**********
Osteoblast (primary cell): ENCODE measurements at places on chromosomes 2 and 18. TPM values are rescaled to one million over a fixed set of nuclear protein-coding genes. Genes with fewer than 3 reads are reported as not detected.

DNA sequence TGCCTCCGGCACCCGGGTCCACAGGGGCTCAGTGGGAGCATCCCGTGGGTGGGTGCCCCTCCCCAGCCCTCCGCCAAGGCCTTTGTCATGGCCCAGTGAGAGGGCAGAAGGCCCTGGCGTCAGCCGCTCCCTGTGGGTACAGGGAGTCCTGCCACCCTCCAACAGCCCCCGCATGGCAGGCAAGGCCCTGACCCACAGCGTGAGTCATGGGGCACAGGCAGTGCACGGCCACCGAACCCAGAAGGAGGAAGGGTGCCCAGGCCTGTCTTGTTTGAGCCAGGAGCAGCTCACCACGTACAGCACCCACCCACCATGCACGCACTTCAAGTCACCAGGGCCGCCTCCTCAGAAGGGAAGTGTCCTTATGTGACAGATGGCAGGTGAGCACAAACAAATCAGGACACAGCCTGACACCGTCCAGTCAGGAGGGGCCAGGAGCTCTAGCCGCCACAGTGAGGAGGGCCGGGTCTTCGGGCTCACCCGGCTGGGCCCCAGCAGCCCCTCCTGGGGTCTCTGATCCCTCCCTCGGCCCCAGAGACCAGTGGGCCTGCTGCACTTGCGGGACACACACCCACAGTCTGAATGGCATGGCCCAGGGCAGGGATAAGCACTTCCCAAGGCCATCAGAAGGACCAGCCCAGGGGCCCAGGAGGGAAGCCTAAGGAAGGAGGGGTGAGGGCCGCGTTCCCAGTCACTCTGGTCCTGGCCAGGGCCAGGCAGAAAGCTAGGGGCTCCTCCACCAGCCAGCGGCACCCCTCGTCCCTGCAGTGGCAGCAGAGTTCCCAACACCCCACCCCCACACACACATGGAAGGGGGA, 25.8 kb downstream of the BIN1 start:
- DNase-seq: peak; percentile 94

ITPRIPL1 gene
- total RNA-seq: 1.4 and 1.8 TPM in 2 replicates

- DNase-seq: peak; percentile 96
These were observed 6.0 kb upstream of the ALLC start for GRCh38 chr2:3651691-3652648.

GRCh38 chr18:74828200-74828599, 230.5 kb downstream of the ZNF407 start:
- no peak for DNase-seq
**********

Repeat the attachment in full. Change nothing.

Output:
Osteoblast (primary cell): ENCODE measurements at places on chromosomes 2 and 18. TPM values are rescaled to one million over a fixed set of nuclear protein-coding genes. Genes with fewer than 3 reads are reported as not detected.

DNA sequence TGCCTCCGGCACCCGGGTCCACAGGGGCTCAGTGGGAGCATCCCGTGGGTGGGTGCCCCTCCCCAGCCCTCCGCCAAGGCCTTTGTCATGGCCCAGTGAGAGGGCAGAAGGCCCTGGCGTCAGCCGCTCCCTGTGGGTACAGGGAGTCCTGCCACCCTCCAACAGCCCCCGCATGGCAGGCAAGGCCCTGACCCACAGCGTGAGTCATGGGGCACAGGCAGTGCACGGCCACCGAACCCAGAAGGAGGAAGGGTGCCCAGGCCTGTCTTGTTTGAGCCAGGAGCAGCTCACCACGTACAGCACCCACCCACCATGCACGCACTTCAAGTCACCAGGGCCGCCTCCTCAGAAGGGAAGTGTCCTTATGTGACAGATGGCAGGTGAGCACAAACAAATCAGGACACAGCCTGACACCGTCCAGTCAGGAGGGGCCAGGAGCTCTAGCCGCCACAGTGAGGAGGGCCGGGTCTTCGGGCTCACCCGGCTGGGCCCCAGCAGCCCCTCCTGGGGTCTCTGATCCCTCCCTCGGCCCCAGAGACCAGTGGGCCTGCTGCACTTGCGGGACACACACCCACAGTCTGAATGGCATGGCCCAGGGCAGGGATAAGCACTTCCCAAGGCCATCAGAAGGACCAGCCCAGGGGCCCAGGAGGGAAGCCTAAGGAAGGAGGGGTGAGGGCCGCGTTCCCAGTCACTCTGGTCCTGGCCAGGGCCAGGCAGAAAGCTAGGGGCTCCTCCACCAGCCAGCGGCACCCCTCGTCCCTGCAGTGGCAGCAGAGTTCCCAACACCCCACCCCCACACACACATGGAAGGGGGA, 25.8 kb downstream of the BIN1 start:
- DNase-seq: peak; percentile 94

ITPRIPL1 gene
- total RNA-seq: 1.4 and 1.8 TPM in 2 replicates

- DNase-seq: peak; percentile 96
These were observed 6.0 kb upstream of the ALLC start for GRCh38 chr2:3651691-3652648.

GRCh38 chr18:74828200-74828599, 230.5 kb downstream of the ZNF407 start:
- no peak for DNase-seq